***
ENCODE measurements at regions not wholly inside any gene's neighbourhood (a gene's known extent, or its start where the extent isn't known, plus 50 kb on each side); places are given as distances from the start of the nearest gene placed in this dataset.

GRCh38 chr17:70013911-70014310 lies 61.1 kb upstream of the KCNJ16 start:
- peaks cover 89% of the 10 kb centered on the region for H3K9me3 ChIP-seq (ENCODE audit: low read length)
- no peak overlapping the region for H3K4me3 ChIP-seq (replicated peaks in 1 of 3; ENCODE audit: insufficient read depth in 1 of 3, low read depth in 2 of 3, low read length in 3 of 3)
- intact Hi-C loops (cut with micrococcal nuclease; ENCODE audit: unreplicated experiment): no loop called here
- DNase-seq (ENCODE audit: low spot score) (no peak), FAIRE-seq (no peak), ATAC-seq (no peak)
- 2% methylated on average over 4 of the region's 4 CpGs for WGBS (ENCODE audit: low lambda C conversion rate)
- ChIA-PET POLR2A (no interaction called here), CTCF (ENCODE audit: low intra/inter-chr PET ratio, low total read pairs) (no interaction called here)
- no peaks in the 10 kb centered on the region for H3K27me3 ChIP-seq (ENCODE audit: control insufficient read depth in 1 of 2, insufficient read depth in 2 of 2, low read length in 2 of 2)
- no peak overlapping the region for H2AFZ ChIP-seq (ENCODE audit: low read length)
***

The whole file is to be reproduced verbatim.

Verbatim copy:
ENCODE measurements at regions not wholly inside any gene's neighbourhood (a gene's known extent, or its start where the extent isn't known, plus 50 kb on each side); places are given as distances from the start of the nearest gene placed in this dataset.

GRCh38 chr17:70013911-70014310 lies 61.1 kb upstream of the KCNJ16 start:
- peaks cover 89% of the 10 kb centered on the region for H3K9me3 ChIP-seq (ENCODE audit: low read length)
- no peak overlapping the region for H3K4me3 ChIP-seq (replicated peaks in 1 of 3; ENCODE audit: insufficient read depth in 1 of 3, low read depth in 2 of 3, low read length in 3 of 3)
- intact Hi-C loops (cut with micrococcal nuclease; ENCODE audit: unreplicated experiment): no loop called here
- DNase-seq (ENCODE audit: low spot score) (no peak), FAIRE-seq (no peak), ATAC-seq (no peak)
- 2% methylated on average over 4 of the region's 4 CpGs for WGBS (ENCODE audit: low lambda C conversion rate)
- ChIA-PET POLR2A (no interaction called here), CTCF (ENCODE audit: low intra/inter-chr PET ratio, low total read pairs) (no interaction called here)
- no peaks in the 10 kb centered on the region for H3K27me3 ChIP-seq (ENCODE audit: control insufficient read depth in 1 of 2, insufficient read depth in 2 of 2, low read length in 2 of 2)
- no peak overlapping the region for H2AFZ ChIP-seq (ENCODE audit: low read length)